Wednesday, October 23, 2013

The Cinema File #262: "Carrie" Review


Let's face it, nostalgia aside, the 1976 Brian De Palma film Carrie isn't exactly the classic horror thriller its so often remembered to be. Really, its two great central performances by Sissy Spacek and Piper Laurie, and two iconic scenes set in a school locker room and a Prom Night gone wrong, which bookend an otherwise pretty boring 70's drama. Even so, Carrie is a story that has been adapted and reworked more than any Stephen King book, remade for a back door pilot TV movie in 2002, a terrible sequel that in execution might as well have been a remake, and lest we ever forget, that beloved Broadway mainstay Carrie: The Musical. The latest iteration is probably the best attempt at rehashing this material if only by default, but despite a few novel twists here and there and the presence of one of the brightest young female actresses working today in the title role, it fails to live up even to the low standards of the original.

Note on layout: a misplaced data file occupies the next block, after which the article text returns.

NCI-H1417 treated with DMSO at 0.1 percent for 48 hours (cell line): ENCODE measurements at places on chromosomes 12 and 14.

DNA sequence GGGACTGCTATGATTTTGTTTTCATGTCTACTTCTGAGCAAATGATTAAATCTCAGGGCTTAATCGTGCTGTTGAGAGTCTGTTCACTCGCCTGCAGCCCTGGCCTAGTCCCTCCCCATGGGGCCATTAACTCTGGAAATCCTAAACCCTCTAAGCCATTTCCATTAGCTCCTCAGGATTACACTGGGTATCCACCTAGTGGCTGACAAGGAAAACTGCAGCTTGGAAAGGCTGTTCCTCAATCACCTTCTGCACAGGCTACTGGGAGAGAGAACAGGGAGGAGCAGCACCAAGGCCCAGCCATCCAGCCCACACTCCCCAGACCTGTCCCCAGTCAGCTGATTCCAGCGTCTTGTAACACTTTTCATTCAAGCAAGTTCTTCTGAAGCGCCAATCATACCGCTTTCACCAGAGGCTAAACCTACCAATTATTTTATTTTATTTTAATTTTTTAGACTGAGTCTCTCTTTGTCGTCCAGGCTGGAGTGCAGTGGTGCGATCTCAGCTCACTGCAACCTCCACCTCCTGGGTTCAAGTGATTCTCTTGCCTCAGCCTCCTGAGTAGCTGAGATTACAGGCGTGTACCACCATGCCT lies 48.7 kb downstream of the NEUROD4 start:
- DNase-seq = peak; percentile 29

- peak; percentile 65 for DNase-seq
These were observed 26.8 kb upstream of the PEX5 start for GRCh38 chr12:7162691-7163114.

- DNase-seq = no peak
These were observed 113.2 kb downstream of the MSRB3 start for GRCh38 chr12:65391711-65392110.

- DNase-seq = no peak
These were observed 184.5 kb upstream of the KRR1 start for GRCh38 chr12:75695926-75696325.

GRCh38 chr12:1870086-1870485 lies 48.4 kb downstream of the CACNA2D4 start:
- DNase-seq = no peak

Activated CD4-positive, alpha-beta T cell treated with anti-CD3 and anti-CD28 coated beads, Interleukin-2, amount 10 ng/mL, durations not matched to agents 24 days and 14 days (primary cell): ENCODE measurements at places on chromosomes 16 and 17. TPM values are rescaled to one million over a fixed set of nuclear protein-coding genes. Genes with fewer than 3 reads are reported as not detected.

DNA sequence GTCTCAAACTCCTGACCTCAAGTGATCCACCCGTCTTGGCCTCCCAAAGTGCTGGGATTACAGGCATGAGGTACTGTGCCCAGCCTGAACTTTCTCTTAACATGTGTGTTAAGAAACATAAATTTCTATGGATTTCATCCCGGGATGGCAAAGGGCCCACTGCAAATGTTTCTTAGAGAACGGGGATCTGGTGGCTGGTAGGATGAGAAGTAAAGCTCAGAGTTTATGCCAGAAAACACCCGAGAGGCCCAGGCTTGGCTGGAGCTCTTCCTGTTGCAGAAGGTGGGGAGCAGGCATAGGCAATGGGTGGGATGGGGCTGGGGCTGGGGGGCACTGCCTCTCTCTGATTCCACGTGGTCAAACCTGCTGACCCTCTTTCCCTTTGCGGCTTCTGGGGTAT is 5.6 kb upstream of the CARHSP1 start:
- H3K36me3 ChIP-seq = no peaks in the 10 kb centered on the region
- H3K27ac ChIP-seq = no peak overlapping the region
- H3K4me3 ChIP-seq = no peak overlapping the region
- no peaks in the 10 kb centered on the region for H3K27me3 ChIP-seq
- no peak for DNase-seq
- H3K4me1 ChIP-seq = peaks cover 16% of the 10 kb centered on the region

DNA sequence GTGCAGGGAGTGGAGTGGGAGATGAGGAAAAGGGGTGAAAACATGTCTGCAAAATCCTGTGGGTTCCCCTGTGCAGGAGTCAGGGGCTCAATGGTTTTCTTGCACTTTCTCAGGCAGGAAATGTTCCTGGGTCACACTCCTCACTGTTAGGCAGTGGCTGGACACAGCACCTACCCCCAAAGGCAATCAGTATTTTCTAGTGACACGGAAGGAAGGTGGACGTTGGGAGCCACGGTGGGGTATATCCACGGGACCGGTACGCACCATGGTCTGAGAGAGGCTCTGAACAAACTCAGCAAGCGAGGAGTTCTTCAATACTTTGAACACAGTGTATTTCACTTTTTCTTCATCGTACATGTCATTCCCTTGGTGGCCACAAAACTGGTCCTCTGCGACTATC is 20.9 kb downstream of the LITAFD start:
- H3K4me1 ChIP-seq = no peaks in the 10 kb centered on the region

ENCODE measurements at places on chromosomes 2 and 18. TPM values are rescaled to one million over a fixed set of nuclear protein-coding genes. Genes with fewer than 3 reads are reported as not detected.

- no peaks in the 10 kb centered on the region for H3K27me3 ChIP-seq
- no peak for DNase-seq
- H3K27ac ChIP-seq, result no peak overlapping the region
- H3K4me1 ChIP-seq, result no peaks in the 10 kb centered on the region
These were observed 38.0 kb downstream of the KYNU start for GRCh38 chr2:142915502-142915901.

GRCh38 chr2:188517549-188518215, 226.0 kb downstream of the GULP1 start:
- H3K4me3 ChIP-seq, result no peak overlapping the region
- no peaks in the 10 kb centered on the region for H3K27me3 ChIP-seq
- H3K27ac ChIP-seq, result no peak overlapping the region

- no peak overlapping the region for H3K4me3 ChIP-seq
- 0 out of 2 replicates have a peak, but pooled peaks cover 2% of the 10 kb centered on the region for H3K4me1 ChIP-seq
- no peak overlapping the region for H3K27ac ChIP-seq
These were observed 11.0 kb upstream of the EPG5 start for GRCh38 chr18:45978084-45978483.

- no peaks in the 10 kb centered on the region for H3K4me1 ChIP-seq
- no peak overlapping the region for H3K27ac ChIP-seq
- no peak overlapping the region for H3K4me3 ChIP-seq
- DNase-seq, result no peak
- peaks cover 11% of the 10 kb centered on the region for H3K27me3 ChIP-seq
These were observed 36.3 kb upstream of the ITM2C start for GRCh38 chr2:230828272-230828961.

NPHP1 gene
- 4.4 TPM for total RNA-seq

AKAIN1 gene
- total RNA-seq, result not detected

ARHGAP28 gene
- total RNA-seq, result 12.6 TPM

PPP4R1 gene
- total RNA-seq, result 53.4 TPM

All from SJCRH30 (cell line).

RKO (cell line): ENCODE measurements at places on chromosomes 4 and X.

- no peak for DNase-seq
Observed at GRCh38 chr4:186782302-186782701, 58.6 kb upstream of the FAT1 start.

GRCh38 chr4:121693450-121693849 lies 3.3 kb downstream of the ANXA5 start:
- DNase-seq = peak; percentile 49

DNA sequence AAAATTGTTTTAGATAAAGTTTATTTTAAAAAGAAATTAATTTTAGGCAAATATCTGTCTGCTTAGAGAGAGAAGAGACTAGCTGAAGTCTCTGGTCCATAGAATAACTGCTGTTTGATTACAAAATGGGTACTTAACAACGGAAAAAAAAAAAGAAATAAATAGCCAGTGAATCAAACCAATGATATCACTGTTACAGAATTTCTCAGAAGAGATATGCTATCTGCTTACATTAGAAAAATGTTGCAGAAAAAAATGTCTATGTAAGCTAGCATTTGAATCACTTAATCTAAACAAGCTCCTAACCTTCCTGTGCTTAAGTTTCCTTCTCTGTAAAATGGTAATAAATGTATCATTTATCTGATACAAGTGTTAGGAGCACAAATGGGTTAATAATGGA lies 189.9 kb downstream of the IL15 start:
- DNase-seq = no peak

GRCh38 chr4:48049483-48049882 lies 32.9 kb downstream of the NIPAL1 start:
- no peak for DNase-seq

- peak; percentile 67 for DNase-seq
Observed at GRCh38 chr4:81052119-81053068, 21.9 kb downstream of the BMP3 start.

The new Carrie, much like the original, follows the titular teenage outcast dealing with the ostracism of her classmates, the increasingly bizarre behavior of her religiously overzealous mother, and her burgeoning telekinetic powers developing upon the onset of puberty. It should go without saying that any remake must walk a fine line between paying adequate homage to its source material and providing something new and different enough to justify a second pass. This is especially true for horror remakes, where the core audience is typically much more insistent on fealty to what has come before, while at the same time always searching for something fresh and innovative to surprise them. In its attempt to modernize the Carrie story for a new generation, this new take valiantly tries but utterly fails at both tasks, its nods to the original perfunctory and unsatisfying, and its twists on the formula lazy and in some cases completely counter intuitive.